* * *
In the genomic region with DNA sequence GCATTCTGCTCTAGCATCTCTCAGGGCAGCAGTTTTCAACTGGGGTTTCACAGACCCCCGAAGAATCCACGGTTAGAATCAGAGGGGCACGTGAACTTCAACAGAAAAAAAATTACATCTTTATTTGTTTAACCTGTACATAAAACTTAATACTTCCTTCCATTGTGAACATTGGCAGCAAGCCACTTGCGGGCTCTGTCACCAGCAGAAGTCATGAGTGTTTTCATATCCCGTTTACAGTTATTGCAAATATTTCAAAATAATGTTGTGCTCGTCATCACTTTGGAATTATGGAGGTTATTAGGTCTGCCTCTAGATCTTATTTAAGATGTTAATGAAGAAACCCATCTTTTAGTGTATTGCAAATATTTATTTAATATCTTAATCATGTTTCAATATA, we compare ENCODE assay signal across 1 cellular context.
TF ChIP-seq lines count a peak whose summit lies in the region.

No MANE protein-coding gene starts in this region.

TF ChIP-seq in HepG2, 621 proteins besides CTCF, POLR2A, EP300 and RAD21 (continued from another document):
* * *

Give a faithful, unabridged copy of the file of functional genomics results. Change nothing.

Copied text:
In the genomic region with DNA sequence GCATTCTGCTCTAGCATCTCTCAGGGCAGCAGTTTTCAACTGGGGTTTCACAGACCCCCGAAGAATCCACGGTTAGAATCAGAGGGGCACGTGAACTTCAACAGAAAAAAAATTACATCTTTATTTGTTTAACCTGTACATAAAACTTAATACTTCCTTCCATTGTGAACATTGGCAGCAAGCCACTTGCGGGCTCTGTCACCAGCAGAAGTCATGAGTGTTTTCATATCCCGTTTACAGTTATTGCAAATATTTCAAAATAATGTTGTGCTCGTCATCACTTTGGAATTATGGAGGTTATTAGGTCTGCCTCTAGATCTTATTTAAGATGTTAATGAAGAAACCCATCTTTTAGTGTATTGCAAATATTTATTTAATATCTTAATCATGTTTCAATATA, we compare ENCODE assay signal across 1 cellular context.
TF ChIP-seq lines count a peak whose summit lies in the region.

No MANE protein-coding gene starts in this region.

TF ChIP-seq in HepG2, 621 proteins besides CTCF, POLR2A, EP300 and RAD21 (continued from another document):